Dick Gregory

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Dick Gregory is a comedian/activist.

GI Civil Liberties Defense Committee

Circa 1969, Dick Gregory , was listed as a sponsor of the Socialist Workers Party led GI Civil Liberties Defense Committee .[1]

National Anti-Imperialist Conference in Solidarity With African Liberation

Dick Gregory of Chicago, Illinois was named as a sponsor of the Communist Party USA dominated National Anti-Imperialist Conference in Solidarity With African Liberation held at Dunbar Vocational High School, Martin Luther King Drive, Chicago, October 19 to 21 1973.[2]

All-Peoples Congress National Advisory Board

In 1983, the Workers World Party influenced All-Peoples Congress' National Advisory Board, included;

DC "home rule" supporter

On Sept. 3, 1997, some 1,000 marchers descended on Capitol Hill in Washington, D.C., to present their grievances to Congress. Marches in Washington are a regular occurrence, but this one was out of the ordinary in that it consisted almost wholly of D.C. citizens with a demand from the city's neighborhoods: to stop trampling on home rule in the District.

Speakers at the rally—including the Rev. Jesse Jackson, Dick Gregory, Rep. Maxine Waters (D-Ca) and local activists—decried recent actions by Congress that had robbed the District of the limited measure of home rule it once enjoyed.[4]

Millions More Movement

The Millions More Movement held an important all-day rally Oct. 15, 2005 on the National Mall that attracted an overwhelmingly African-American crowd numbering more than 1 million, according to organizers. The main demand put forth by the rally organizers and supported by the masses there was “Black power!”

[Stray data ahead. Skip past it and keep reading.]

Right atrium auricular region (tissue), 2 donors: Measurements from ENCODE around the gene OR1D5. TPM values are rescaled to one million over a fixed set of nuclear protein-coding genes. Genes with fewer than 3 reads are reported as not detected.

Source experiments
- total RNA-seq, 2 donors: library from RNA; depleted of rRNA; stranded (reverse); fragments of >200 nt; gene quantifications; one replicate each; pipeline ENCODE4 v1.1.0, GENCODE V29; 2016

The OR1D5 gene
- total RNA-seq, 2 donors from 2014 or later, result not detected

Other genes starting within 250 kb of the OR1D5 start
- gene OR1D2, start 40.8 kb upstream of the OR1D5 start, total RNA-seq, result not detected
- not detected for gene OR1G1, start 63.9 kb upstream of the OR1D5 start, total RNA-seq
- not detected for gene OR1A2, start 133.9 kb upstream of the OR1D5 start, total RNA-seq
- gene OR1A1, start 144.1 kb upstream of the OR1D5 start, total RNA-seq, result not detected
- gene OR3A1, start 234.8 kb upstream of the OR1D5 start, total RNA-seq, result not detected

Not one U.S. flag was prominent in the crowd, but the colors of the flag for U.S. Black liberation—red, black and green—could be seen everywhere.

This MMM rally was first announced in 2004 as a commemoration of the 10th anniversary of the Million Man March on Oct. 16, 1995, held at the same site. That event attracted at least 1 million, mainly Black men, and was initiated by the Nation of Islam.

The speeches were focused on a variety of issues: the prison system and the plight of political prisoners—especially Mumia Abu-Jamal, Jamil Abdullah Al-Amin (formerly H. Rap Brown) and Leonard Peltier-police brutality, reparations, voter disenfranchisement, LGBT oppression, immigrant rights, economic and political empowerment, education and health, the role of art and culture in the struggle for social justice, and much more.

The main presentation at this rally was given by the MMM’s national convener and NOI leader, the Hon. Minister Louis Farrakhan.

Among the many other speakers were Clarence Thomas and Chris Silvera from the Million Worker March Movement; Dr. Dorothy Height of the National Council of Negro Women; Indigenous leaders Russell Means and Vernon Bellecourt; Congress woman Sheila Jackson; Haitian singer Wyclef Jean; Reverends Al Sharpton and Jesse Jackson; Viola Plummer of the Dec. 12 Movement; Damu Smith, Black Voices for Peace; and comedian and social activist Dick Gregory.

In a videotaped message played to the crowd, the president of Cuba’s National Assembly, Ricardo Alarcón, expressed the Cuban people’s solidarity with Katrina survivors and all the poor in the U.S. He also spoke about the case of the Cuban 5, who were imprisoned for fighting against terrorism while the U.S. aids and shelters real terrorists like Luis Posada Carriles. [5]

National Congress of Black Women Salutes Sojourner Truth

Dick Gregory:Rep. Bobby Scott, unknown, Julian Epstein